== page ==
Diagnosing the hair follicle diseases or disorders will likely be a multistep process. First of all, your veterinary professional will require a complete history from you which will need to cover your pet’s feeding regimen, including the food being offered, any changes in the diet and the reasons for those changes. You will need to update your vet on husbandry habits (grooming, bathing, type of bedding and where your pet sleeps). Your vet will also need to know if any other animals in your household are suffering from similar conditions and symptoms. The symptoms which you’ve noticed in your pet will need to be described, being sure to include if the symptoms were of gradual or sudden onset, specify the severity and the duration of the symptoms. A complete medical history and vaccinations will also be required unless the attending vet has access to that information already.
Once he has this information, your vet will do a physical examination and order blood tests, take urine and fecal samples for testing and obtain scrapings from the affected areas. All of these samples and specimens will be evaluated by a laboratory. Your vet will need to rule out the many other causes for the hair follicle and skin diseases which are known to afflict canines. Once he has put all of these test results together, an appropriate treatment plan will be developed and initiated.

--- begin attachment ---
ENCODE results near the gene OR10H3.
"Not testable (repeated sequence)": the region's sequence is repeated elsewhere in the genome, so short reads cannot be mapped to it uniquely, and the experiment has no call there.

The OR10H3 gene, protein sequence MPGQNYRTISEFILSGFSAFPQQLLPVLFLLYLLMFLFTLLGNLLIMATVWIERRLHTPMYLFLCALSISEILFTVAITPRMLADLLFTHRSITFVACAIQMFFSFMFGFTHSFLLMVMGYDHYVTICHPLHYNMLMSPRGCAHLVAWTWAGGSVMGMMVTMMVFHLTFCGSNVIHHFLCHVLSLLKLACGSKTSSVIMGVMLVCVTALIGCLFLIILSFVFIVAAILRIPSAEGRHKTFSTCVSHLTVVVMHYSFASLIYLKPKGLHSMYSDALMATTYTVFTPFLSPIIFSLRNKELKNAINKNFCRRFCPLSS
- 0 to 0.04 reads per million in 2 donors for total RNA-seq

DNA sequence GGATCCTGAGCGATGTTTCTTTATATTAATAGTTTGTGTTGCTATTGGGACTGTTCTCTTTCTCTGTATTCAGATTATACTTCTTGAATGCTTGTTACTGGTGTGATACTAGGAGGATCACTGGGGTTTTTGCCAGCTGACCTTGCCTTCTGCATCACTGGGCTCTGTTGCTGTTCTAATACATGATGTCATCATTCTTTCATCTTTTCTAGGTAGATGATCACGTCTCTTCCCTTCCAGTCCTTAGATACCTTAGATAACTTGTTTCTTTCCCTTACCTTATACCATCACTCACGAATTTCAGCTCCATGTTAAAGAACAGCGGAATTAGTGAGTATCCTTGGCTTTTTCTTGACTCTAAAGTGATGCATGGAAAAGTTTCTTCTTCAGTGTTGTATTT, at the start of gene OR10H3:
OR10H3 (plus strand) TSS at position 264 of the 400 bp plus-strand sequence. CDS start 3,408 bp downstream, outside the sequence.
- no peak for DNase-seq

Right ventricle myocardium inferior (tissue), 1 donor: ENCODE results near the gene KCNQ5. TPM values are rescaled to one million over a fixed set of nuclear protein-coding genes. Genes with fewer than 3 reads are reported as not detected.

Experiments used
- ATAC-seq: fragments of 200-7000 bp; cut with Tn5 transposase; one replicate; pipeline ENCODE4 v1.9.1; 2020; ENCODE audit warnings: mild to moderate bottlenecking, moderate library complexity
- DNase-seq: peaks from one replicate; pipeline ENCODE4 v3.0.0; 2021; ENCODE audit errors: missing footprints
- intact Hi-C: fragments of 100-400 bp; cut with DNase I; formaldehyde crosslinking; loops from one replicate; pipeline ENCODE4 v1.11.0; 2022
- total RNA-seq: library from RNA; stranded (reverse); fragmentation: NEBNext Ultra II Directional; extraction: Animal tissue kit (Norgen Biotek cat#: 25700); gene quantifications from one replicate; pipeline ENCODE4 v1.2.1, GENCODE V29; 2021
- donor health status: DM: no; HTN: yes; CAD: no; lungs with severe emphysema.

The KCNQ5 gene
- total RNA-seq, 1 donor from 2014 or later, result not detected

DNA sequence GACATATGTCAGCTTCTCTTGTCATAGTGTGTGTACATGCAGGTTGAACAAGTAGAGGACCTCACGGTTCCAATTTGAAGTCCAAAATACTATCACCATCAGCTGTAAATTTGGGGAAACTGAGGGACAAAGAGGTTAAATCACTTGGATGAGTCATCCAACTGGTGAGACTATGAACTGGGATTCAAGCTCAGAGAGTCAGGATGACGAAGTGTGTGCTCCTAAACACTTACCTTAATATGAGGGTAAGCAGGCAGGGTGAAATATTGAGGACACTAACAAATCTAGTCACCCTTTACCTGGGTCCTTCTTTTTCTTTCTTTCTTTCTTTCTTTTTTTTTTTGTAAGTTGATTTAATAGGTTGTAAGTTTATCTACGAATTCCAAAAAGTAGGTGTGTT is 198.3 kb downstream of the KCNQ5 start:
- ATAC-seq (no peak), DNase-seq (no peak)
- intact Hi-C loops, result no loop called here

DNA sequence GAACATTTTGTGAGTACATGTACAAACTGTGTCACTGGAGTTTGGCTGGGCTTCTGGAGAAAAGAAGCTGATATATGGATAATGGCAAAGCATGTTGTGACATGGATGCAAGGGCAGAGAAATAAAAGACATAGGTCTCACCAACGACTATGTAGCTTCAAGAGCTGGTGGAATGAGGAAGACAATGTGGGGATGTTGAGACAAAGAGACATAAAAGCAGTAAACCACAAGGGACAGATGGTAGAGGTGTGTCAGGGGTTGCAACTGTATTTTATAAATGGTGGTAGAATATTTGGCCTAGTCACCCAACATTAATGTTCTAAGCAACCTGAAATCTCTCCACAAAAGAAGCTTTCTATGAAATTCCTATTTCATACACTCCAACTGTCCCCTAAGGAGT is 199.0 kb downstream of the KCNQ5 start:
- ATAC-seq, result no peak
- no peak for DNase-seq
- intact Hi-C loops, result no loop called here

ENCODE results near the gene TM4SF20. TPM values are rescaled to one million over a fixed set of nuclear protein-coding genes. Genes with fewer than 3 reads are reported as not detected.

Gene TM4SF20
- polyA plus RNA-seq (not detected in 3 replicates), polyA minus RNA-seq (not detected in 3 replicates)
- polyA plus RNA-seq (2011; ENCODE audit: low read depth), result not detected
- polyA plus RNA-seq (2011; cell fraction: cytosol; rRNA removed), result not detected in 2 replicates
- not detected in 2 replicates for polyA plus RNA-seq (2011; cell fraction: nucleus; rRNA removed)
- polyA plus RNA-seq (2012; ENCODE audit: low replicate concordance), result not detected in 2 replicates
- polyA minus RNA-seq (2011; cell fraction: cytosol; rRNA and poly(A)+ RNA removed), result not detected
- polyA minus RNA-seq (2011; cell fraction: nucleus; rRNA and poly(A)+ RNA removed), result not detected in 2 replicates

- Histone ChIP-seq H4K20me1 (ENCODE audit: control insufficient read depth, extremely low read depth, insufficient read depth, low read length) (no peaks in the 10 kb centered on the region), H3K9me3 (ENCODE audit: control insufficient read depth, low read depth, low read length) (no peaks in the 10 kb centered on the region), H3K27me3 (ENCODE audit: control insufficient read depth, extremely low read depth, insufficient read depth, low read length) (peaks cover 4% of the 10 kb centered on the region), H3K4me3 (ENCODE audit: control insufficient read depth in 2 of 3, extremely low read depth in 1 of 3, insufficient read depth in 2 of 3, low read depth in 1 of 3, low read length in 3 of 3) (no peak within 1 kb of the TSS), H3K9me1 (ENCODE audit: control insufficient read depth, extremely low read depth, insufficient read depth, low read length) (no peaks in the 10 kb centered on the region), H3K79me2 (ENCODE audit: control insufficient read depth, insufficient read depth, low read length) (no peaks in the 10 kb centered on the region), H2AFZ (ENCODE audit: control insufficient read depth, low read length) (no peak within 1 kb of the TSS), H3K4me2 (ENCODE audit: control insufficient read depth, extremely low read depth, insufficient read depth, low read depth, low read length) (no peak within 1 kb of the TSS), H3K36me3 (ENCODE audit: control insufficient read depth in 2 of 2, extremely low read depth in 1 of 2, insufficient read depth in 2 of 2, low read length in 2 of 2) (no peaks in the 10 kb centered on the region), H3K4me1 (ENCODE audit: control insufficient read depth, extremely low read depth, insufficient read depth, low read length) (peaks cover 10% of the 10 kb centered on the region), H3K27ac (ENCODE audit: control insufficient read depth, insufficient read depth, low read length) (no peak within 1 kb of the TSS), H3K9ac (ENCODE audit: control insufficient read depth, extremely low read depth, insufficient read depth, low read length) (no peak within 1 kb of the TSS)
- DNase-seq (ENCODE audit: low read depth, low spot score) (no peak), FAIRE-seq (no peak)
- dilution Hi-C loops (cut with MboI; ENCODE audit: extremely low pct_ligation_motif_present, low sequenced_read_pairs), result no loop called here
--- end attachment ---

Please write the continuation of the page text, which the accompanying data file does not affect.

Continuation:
Treatment of Hair Follicle Diseases and Disorders in Dogs
Treatment options offered or recommended by your veterinary professional will, of course, be dependent upon what is found or suspected to be at the root of the hair follicle disease in your canine family member.
First and foremost, concern in the treatment of the hair follicle disease and disorder issue will be to address any underlying systemic causes which have been found. Diagnosis and control of these underlying systemic diseases is paramount to paving the way for control and potential elimination of the hair follicle resulting disease or disorder.
If the cause is found to be parasitic in nature, then the particular parasite will have to be treated and eliminated by various methods (dips, oral medications, injections, special grooming products).
If the cause is of an allergic origin, then the allergens will need to be removed. This could mean changing the food and treats being offered, changing grooming products, changing household cleaning products or type of bedding being used.
If the source of the hair follicle disease is bacterial or fungal in nature, appropriate medications may be given based on the organisms found.
If the condition is found to hereditary or congenital, the best you can expect will be recommendations to manage the symptoms to lessen the severity of future episodes.
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Recovery of Hair Follicle Diseases and Disorders in Dogs
Recovery of your canine family member from the various hair follicle diseases and disorders is, for the most part, good as many of the potential causes of the problems are treatable, especially if found early. If hair loss is one of the symptoms from which your pet is suffering, you may need to adjust some of your routines to protect your canine family member from exposure to outside elements that a normal thick coat would otherwise do. If your pet is suffering from a hereditary or breed specific genetic abnormality, then it would be prudent for you not to expect a cure but rather a series of recommendations from your vet for the best ways to manage and protect him.